The judge presiding in the case against Army Private Bradley Manning (photo) has ruled that all 22 charges against him will stand, including the charge of "aiding the enemy." However, he also warned the military attorneys prosecuting the case that they must prove that Manning knew he was helping the enemy or that particular charge could be thrown out.
The ruling issued by Army Colonel Denise Lind allowed the discovery process in the case known as the "WikiLeaks case" to continue on the merits of the charges in advance of the trial, which is set to begin on September 21 and will continue through October 12.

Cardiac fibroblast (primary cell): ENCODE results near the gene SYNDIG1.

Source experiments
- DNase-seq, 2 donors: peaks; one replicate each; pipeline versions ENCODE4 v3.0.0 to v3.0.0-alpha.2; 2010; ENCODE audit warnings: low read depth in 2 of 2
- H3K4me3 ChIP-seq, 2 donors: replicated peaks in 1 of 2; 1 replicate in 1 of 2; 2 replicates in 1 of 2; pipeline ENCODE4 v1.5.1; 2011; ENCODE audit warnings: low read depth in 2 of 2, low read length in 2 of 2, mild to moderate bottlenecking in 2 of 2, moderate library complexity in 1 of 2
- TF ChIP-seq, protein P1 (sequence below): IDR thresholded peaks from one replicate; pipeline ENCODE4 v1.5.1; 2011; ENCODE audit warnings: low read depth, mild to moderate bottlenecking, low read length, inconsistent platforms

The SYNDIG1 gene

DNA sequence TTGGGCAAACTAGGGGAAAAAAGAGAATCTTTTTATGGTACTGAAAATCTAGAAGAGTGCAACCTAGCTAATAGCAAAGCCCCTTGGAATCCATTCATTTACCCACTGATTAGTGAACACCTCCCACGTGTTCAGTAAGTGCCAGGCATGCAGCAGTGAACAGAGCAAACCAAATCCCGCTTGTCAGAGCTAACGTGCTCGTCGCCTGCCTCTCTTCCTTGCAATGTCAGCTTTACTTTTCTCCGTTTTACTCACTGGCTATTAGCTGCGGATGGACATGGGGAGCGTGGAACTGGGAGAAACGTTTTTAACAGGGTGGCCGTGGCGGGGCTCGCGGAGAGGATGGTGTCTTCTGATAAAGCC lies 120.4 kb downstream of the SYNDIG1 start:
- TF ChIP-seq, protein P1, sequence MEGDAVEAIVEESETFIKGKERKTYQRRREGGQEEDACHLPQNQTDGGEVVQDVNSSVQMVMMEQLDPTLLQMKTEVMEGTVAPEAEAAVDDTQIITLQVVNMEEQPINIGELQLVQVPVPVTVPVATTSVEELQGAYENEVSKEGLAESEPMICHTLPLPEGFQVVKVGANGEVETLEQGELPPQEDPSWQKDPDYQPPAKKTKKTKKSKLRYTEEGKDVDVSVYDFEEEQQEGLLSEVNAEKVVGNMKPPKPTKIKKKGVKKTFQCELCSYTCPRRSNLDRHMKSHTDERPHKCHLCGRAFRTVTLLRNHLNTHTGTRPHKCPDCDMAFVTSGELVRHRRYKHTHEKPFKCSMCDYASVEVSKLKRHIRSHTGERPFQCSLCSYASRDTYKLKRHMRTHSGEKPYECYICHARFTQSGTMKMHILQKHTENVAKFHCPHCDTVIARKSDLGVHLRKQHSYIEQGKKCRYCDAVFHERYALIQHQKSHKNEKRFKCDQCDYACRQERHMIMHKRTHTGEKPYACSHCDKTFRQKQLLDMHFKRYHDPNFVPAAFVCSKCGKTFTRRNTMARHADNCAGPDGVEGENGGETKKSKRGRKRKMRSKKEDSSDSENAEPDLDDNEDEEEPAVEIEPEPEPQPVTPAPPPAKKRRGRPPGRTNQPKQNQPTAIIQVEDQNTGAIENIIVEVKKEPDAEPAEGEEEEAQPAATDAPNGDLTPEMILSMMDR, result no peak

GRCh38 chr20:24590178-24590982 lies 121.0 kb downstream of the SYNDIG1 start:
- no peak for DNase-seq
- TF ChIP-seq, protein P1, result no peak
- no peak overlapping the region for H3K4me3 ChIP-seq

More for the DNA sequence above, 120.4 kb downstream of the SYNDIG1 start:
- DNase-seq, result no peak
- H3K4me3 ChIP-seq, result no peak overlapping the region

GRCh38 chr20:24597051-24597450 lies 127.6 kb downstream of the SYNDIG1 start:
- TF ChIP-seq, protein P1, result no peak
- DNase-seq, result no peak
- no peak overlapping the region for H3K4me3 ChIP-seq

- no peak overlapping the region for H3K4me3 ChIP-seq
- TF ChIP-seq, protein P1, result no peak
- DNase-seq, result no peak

In what is described as “the biggest leak of classified information in U.S. history,” Manning is accused of passing over 700,000 documents and video clips to WikiLeaks, the widely known website devoted to exposing government corruption throughout the world.
If convicted of the charge of giving aid to the enemy, Manning could face life imprisonment. The maximum penalty for the other charges he faces is 150 years combined.
Manning’s defense team avers that their client was “troubled” and that he was not competent to have been allowed access to classified information.
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